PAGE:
Thinking Positively

Studies have shown that positive thinking can produce beneficial results for many people, including less stress, better coping skills and increased health. Oprah has been a strong proponent of positive thinking and has devoted many of her programs to this topic. “The greatest discovery of all time,” she said, “is that a person can change his future by merely changing his attitude.” Although a person’s situation has a great deal to do with their wellbeing and their state of mind, so does their attitude. As Abraham Lincoln once said, “most folks are about as happy as they make up their minds to be.” Having an optimistic outlook is useful when working to overcome major obstacles.

Learning Empathy

Many attribute Oprah’s meteoric success to her ability to relate and empathize with her audience, a trait she likely acquired during her ordeals as a child. “Everyone is looking for that validation,” Oprah told Letterman. “I know what it feels like to not be wanted…you can use it as a stepping stone to build great empathy for people.” While her sense of compassion was a detriment in her first career as a news anchor with WJZ-TV in Baltimore—she was fired for being too emotional while reporting stories—it did allow her to excel in all her other career ventures. As a Forbes article asserts, “criminals hurt society with a callous streak born from their lack of empathy and Oprah is embraced by society because she has empathy in abundance.”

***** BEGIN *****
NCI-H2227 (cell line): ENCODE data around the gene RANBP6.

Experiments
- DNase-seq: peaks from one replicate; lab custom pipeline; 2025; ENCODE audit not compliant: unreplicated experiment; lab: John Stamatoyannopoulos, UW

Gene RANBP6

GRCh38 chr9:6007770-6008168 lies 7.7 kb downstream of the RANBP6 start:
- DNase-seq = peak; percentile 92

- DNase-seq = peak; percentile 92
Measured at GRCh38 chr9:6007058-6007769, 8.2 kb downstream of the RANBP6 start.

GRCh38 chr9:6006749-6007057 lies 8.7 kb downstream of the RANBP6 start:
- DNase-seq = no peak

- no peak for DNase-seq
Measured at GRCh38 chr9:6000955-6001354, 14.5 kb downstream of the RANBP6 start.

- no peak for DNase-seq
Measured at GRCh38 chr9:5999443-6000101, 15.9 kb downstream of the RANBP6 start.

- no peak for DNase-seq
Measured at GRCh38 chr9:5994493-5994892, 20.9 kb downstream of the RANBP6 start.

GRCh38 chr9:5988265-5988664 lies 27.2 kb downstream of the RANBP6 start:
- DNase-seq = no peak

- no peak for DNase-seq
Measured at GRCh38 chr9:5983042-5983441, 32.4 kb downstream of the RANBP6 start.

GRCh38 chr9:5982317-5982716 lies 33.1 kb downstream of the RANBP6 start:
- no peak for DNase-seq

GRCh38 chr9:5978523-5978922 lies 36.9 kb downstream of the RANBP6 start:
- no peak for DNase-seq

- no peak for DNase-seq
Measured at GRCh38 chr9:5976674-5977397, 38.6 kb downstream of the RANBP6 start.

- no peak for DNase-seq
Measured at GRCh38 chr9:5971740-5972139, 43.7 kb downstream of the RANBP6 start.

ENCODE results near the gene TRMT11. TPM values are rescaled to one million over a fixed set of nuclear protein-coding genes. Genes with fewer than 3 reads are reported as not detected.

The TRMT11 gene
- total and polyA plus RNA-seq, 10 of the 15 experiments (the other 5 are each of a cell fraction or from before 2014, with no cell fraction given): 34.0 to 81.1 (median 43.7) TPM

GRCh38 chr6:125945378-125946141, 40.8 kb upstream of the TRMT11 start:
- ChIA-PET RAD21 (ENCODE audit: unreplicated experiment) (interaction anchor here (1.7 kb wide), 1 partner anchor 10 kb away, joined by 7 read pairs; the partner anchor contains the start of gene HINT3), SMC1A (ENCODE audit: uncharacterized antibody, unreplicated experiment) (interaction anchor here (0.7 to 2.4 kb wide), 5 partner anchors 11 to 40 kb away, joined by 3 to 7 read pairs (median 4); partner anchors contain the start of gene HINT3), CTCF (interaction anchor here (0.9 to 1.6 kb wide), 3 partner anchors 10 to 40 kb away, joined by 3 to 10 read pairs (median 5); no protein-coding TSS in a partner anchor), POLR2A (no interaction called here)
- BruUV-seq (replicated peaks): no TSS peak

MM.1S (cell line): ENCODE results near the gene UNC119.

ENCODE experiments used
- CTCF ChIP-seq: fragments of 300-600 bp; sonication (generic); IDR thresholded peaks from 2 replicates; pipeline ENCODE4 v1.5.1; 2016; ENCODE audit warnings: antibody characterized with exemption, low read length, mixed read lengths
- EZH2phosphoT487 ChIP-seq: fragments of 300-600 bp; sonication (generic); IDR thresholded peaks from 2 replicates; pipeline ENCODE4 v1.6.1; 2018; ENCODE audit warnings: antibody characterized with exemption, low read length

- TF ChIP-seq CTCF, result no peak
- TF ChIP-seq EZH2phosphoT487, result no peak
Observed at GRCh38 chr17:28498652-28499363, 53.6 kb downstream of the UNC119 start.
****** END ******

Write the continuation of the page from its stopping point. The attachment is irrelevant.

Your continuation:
Taking Advantage of Opportunity

Some might say Oprah’s rise to success was a result of luck or being at the right place at the right time, but Oprah did learn to recognize opportunities and utilize them. “I feel that luck is preparation meeting opportunity,” Oprah has said, and she learned to never waste an opportunity to improve or achieve something more. Successful people learn to see opportunity where others may not and they are open to new possibilities and quick to try something new. Psychologists have learned that often people who think of themselves as lucky are really just better at seeing and seizing opportunities.

As has been true with so many who have learned to overcome major obstacles in their lives, Oprah found a way to not only overcome her childhood abuse and traumas but to use what she learned from them to become extremely successful in her adult life. And she continues to encourage others to do the same. “Turn your wounds into wisdom,” she tells the viewers of her network.

Image Credit – Discovery “Oprah Prime”